Handbooks of Research on Contemporary China series
Edited by David S.G. Goodman
Chapter 16: The class politics of the Chinese Communist Party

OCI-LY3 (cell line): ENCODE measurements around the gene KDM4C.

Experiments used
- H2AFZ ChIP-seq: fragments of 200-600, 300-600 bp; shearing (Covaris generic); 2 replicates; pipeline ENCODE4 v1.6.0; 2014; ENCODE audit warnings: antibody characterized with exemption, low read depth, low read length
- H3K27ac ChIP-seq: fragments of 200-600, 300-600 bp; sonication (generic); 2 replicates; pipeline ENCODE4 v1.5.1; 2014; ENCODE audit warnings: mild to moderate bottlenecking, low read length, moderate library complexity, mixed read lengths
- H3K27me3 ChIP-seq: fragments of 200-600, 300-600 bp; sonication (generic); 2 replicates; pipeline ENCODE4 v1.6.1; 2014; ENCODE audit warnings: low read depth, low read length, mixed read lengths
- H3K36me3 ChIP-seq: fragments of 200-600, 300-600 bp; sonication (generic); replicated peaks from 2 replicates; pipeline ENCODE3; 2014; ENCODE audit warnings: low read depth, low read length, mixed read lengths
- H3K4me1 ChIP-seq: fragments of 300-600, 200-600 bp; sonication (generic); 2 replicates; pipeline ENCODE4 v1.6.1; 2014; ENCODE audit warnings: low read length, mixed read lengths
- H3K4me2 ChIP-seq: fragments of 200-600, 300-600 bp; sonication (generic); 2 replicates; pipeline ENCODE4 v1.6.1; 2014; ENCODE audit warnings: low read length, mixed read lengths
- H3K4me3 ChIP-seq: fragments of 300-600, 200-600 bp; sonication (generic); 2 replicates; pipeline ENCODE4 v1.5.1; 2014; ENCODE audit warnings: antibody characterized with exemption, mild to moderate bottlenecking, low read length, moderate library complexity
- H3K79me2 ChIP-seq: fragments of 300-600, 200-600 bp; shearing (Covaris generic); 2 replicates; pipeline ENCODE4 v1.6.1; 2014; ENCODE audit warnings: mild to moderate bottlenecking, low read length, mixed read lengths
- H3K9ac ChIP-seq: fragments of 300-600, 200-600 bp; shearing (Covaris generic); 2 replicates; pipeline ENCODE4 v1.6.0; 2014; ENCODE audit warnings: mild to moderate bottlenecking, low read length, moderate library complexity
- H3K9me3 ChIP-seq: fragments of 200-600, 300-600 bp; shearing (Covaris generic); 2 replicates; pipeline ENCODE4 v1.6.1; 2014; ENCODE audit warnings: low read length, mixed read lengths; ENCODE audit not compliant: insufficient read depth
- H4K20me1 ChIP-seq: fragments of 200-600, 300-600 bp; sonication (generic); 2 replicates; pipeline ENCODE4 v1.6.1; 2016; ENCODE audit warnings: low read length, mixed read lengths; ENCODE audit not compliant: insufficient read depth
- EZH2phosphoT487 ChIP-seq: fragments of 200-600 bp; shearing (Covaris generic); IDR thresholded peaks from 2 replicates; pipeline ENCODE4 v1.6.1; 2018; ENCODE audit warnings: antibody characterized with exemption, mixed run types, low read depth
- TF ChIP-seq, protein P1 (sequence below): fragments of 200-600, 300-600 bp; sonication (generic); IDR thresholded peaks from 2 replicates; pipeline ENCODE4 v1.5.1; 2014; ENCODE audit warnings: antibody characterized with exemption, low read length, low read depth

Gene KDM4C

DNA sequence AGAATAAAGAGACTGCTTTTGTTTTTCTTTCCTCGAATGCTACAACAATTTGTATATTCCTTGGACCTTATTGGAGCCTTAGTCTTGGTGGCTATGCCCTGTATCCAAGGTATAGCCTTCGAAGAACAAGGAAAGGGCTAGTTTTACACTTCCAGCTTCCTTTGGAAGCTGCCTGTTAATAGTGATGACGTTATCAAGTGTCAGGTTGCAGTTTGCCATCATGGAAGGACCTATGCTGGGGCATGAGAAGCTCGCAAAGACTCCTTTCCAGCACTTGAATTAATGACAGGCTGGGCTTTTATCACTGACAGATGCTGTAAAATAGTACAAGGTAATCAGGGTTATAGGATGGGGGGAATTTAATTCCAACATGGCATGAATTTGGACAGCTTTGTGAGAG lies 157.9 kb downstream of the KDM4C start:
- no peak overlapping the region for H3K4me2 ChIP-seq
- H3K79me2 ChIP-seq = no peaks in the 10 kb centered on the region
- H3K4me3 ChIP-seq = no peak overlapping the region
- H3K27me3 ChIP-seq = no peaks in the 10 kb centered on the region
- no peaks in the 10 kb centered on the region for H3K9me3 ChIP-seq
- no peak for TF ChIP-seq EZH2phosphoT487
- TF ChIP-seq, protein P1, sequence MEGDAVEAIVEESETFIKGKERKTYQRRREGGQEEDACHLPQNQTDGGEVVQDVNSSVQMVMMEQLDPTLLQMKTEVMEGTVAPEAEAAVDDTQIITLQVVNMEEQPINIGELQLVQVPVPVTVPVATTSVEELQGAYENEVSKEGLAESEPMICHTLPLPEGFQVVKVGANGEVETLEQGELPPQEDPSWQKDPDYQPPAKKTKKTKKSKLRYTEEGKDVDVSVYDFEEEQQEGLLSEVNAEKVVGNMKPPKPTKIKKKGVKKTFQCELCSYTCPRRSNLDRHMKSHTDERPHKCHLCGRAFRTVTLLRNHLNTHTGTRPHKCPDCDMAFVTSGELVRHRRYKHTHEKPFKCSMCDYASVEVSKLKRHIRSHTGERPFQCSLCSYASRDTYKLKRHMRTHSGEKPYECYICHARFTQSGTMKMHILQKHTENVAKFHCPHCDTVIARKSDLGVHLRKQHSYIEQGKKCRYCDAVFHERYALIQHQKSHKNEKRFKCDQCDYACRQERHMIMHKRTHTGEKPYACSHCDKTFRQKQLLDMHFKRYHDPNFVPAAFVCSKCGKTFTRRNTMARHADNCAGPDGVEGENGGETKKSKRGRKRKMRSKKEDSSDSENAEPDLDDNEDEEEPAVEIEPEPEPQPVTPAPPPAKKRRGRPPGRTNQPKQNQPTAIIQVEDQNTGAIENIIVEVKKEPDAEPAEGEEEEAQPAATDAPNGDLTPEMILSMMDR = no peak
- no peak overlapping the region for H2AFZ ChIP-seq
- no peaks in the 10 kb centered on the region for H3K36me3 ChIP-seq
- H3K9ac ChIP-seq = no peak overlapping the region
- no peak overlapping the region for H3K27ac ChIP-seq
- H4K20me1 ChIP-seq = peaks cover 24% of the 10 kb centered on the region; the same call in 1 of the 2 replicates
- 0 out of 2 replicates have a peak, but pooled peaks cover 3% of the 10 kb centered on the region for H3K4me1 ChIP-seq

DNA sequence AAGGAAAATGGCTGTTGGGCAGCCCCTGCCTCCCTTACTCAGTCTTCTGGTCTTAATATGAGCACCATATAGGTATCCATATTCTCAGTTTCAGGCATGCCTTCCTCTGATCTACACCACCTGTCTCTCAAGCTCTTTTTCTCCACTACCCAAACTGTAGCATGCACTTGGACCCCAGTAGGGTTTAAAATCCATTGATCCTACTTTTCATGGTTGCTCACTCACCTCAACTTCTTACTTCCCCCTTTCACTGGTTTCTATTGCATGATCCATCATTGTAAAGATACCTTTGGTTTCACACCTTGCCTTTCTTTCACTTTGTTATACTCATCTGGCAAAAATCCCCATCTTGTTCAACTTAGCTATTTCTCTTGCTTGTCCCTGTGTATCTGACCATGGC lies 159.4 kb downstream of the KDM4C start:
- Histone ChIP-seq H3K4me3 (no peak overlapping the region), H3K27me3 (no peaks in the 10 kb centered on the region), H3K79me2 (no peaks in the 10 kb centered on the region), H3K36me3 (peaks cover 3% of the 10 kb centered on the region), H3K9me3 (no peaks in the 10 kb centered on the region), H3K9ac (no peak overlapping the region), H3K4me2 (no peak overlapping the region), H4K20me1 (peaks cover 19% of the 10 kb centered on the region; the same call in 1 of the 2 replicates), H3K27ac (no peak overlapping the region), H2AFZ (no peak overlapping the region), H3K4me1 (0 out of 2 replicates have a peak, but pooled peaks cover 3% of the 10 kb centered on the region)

Class politics was a centrepiece in the decades-long revolution of the Chinese Communist Party (CCP) and has had a major impact on the nature, constitution and direction of the Party and the People’s Republic of China (PRC). The significance of the politics derives from the CCP’s class identity and the centrality of class in its stated ideology. As defined in the constitutions of the CCP and the PRC, the former is ‘the vanguard of the Chinese proletariat’, and the latter, ‘a socialist state under the people’s democratic dictatorship (or proletarian dictatorship), led by the proletariat and based on the alliance of the workers and peasants’. This Party line on the class nature of the CCP and PRC has been consistently affirmed since the CCP was founded as a political party. In the post-Mao era, the Party’s propaganda continues to insist on its class identity even after it abandoned class struggle in favour of economic development relying in part on capitalist modes of production together with capitalist forms of property ownership. ‘Class politics’ as used in this chapter comprises three overlapping subtypes or dimensions. The first is class-based political activities which are conducted through the agency of some classes in opposition to others and whose aim is to advance the interest of some classes at the expense of others. This notion encompasses ‘class struggle’ as it is commonly understood by CCP ideologues and social analysts in China.
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